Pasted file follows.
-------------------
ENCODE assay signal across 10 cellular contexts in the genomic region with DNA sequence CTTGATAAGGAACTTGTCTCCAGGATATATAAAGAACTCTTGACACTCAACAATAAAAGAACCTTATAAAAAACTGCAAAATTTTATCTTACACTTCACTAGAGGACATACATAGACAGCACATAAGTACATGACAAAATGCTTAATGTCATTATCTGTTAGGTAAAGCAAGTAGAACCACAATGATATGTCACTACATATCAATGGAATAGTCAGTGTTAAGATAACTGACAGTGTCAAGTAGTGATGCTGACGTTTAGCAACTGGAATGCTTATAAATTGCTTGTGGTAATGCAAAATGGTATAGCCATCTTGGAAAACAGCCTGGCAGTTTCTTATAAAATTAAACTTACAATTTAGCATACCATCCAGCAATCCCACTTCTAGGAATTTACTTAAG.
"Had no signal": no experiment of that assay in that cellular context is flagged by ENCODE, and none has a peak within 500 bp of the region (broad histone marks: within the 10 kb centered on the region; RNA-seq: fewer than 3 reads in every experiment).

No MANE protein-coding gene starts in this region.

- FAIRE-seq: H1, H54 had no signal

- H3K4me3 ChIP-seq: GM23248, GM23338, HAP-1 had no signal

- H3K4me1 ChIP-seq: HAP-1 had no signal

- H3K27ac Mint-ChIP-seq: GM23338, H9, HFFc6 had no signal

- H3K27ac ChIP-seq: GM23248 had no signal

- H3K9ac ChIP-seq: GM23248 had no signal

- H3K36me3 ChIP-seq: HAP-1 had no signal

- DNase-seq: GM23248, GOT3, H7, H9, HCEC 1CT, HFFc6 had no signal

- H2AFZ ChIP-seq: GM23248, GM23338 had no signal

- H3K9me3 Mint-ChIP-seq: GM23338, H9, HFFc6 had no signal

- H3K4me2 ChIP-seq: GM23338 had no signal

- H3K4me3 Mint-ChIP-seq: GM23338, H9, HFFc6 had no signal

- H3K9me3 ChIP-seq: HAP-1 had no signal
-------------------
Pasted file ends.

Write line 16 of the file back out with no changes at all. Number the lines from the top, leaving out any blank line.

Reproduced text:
- H3K9me3 ChIP-seq: HAP-1 had no signal